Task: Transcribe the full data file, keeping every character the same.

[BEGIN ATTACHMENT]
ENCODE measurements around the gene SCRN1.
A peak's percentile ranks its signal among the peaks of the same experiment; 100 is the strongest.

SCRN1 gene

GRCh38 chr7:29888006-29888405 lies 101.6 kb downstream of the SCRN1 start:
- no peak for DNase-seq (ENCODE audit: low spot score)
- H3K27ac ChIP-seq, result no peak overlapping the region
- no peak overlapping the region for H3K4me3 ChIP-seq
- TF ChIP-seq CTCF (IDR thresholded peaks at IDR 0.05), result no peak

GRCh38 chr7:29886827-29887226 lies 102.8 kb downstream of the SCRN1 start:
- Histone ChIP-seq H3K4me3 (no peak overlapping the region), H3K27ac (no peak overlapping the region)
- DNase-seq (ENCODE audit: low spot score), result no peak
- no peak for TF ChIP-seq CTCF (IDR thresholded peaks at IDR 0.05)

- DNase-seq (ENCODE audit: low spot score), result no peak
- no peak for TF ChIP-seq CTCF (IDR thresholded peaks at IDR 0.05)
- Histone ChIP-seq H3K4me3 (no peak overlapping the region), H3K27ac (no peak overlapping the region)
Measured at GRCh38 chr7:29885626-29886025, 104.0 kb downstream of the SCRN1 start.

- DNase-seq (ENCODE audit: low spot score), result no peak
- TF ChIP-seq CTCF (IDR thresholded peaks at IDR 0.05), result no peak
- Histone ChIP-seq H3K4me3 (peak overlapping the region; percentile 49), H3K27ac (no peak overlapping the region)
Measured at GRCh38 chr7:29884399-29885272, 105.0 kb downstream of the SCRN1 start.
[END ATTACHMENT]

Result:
ENCODE measurements around the gene SCRN1.
A peak's percentile ranks its signal among the peaks of the same experiment; 100 is the strongest.

SCRN1 gene

GRCh38 chr7:29888006-29888405 lies 101.6 kb downstream of the SCRN1 start:
- no peak for DNase-seq (ENCODE audit: low spot score)
- H3K27ac ChIP-seq, result no peak overlapping the region
- no peak overlapping the region for H3K4me3 ChIP-seq
- TF ChIP-seq CTCF (IDR thresholded peaks at IDR 0.05), result no peak

GRCh38 chr7:29886827-29887226 lies 102.8 kb downstream of the SCRN1 start:
- Histone ChIP-seq H3K4me3 (no peak overlapping the region), H3K27ac (no peak overlapping the region)
- DNase-seq (ENCODE audit: low spot score), result no peak
- no peak for TF ChIP-seq CTCF (IDR thresholded peaks at IDR 0.05)

- DNase-seq (ENCODE audit: low spot score), result no peak
- no peak for TF ChIP-seq CTCF (IDR thresholded peaks at IDR 0.05)
- Histone ChIP-seq H3K4me3 (no peak overlapping the region), H3K27ac (no peak overlapping the region)
Measured at GRCh38 chr7:29885626-29886025, 104.0 kb downstream of the SCRN1 start.

- DNase-seq (ENCODE audit: low spot score), result no peak
- TF ChIP-seq CTCF (IDR thresholded peaks at IDR 0.05), result no peak
- Histone ChIP-seq H3K4me3 (peak overlapping the region; percentile 49), H3K27ac (no peak overlapping the region)
Measured at GRCh38 chr7:29884399-29885272, 105.0 kb downstream of the SCRN1 start.